These "redundant" fonts are stored in the applix/axdata/fontmetrics/gallium/fs/ directory, which also has a fonts.dir file describing them. If you add this directory to your xfsft config file's font path line, you make these fonts available to other X applications. In fact, installing fonts using FontTastic, copying the appropriate fonts.dir entries to another directory's fonts.dir file, and then un-installing the fonts via FontTastic is a relatively easy way to create the fonts.dir entries necessary for TrueType fonts.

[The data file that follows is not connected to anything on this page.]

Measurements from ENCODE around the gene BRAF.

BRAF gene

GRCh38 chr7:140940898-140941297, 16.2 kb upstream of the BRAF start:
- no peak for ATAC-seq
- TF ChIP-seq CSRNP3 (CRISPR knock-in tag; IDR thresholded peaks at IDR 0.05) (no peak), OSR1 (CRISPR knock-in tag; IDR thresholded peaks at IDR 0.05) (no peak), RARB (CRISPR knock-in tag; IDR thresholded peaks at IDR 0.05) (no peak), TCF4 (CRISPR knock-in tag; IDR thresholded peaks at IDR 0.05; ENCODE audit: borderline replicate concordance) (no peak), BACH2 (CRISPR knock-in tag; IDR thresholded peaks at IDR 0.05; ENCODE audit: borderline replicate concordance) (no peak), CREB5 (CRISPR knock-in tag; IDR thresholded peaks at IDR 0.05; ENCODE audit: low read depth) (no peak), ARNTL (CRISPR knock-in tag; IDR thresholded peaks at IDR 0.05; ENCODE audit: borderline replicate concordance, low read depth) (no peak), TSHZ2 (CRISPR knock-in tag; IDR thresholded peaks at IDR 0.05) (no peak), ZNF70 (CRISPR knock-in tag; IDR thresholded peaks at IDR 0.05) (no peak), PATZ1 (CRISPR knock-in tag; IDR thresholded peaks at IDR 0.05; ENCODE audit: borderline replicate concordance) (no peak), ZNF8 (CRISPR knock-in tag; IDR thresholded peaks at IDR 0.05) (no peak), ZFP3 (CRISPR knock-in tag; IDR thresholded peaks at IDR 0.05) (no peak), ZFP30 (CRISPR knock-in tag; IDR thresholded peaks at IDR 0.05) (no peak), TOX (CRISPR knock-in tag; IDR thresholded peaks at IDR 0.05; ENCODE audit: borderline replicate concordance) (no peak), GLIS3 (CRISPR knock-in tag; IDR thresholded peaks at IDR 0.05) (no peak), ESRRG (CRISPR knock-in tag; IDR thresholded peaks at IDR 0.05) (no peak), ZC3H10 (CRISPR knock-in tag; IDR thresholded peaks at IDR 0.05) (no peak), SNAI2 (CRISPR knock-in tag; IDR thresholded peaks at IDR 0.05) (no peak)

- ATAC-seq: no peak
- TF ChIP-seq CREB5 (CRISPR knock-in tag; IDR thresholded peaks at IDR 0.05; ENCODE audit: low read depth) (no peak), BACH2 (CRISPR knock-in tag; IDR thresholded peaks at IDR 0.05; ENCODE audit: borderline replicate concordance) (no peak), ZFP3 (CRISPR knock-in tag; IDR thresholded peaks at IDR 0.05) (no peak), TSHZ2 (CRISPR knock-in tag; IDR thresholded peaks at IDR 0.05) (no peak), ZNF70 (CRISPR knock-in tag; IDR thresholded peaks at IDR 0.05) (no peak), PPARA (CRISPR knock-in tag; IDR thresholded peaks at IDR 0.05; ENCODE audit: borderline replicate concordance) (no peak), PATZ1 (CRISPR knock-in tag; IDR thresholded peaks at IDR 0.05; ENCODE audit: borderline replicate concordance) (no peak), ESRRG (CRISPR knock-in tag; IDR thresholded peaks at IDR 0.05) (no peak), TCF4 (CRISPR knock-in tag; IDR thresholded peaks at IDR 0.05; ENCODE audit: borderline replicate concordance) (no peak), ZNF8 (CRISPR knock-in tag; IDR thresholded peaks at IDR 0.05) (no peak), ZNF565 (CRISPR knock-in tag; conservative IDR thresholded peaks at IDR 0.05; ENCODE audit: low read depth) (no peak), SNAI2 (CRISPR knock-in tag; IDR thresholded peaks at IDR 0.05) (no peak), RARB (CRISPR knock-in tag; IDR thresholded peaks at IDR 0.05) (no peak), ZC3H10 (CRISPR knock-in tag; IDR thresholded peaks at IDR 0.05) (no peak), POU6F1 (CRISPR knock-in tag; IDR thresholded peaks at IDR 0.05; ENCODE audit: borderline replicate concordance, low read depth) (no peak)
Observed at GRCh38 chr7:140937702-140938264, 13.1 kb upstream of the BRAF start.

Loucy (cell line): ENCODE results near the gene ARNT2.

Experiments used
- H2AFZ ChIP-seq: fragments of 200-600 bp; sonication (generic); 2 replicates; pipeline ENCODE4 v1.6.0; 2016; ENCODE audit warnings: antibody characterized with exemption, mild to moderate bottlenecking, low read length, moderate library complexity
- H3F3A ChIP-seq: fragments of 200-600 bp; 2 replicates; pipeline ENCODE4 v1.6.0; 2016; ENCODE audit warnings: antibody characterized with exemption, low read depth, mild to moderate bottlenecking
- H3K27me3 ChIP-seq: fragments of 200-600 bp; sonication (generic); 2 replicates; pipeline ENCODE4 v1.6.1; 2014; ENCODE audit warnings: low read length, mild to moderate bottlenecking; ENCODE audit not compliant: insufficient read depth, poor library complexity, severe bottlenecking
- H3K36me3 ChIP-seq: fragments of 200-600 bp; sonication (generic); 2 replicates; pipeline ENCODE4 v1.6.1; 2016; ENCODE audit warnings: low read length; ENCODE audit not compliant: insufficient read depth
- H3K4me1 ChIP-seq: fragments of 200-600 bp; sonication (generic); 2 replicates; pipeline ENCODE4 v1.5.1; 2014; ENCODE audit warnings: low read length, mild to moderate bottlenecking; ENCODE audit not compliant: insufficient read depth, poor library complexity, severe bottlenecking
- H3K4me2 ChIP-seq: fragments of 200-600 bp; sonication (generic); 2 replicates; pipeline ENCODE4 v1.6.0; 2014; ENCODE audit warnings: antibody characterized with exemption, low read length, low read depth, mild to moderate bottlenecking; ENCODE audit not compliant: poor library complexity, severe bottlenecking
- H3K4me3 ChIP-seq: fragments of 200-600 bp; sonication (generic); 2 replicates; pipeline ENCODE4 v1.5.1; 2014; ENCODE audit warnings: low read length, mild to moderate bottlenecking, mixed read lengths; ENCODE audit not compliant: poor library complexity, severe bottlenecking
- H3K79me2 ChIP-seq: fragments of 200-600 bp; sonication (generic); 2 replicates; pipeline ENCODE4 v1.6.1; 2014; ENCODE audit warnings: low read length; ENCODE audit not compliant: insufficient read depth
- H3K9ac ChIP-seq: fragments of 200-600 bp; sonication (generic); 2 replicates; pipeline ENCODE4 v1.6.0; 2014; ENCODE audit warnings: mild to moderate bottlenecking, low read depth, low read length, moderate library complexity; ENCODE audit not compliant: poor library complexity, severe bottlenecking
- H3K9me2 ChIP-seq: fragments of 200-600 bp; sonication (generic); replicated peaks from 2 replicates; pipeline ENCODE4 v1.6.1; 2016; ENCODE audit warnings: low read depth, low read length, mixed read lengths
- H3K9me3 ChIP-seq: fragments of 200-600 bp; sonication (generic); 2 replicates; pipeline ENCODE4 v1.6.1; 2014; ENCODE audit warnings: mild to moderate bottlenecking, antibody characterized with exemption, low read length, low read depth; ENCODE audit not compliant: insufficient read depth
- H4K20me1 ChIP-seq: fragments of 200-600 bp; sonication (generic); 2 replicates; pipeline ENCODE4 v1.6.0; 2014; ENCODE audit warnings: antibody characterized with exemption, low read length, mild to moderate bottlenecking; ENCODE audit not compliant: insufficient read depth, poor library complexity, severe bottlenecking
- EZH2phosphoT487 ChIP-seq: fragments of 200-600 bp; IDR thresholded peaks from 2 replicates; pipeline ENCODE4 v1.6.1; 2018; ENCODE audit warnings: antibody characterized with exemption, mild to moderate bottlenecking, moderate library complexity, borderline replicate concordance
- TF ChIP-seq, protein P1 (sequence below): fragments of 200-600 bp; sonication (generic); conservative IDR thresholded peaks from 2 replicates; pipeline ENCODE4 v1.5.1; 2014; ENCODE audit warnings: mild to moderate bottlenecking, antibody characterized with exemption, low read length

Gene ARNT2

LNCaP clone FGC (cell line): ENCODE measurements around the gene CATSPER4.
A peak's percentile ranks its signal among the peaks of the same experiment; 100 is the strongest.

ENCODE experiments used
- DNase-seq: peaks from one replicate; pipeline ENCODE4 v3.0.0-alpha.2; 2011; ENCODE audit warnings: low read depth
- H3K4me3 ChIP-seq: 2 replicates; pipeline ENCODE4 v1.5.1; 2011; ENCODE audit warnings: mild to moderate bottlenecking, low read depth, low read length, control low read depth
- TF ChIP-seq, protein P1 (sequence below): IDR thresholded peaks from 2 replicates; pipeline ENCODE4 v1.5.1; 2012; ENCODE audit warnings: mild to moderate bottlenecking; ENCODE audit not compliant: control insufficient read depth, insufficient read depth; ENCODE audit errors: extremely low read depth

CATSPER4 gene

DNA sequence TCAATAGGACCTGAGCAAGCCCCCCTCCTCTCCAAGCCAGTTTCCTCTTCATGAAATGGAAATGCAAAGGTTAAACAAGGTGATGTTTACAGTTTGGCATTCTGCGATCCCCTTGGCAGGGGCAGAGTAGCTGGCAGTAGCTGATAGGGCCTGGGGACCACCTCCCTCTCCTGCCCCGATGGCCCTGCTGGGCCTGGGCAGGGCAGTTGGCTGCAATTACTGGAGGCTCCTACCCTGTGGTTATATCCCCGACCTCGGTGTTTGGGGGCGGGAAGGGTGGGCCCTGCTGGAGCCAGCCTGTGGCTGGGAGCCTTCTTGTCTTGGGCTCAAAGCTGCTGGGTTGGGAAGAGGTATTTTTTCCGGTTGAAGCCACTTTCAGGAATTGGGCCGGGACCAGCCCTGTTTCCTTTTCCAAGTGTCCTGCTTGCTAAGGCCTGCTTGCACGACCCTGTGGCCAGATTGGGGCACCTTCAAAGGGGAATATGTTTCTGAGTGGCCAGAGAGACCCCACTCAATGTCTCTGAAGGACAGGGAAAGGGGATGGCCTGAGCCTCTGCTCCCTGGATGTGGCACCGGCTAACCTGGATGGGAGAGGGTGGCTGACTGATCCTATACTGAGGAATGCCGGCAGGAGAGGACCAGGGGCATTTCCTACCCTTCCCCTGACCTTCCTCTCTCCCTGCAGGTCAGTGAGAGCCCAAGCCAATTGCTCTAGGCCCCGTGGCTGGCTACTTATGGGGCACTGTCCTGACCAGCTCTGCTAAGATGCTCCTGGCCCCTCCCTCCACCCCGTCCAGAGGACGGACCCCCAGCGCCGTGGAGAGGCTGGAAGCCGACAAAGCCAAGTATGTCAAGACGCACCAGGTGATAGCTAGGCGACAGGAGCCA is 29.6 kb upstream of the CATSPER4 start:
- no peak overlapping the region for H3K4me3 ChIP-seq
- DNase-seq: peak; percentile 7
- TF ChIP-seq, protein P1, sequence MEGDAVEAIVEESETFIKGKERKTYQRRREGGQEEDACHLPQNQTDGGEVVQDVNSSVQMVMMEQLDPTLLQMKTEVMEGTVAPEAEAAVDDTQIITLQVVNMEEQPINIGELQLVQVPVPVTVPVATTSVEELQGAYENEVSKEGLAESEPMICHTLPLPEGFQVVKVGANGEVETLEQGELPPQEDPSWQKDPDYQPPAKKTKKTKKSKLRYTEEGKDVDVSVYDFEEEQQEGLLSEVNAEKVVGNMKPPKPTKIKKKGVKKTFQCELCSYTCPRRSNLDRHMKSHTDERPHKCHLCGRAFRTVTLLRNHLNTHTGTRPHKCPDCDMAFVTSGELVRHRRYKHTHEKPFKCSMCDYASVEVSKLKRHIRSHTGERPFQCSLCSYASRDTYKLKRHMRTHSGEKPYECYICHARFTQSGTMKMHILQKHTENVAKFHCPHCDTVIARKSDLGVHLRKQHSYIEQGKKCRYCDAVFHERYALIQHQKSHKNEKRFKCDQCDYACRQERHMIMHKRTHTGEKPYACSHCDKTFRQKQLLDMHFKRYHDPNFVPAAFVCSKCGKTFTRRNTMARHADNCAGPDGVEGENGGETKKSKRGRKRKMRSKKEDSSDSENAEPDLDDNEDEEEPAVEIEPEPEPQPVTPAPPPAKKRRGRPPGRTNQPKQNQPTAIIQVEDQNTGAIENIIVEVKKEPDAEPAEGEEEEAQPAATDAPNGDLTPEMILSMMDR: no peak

Another note, this one aimed primarily at those familiar with Windows: Certain common Windows TrueType fonts are very similar to standard fonts in PostScript printers. Specifically, Windows' Courier New is equivalent to Courier, Arial is a close copy of Helvetica, Times New Roman is equivalent to Times, and Antiqua is quite similar to Palatino. There are certainly other similar fonts, but I don't have an exhaustive list. If you simply want to match the look of a document you created in Windows using, say, Arial, you can select the equivalent font Helvetica in Applix, without trying to install Arial directly in Applix.


Go on to the display fonts instructions.
Go back to the Applix fonts main page.

Copyright © 1997, 1998 Rod Smith, rodsmith@rodsbooks.com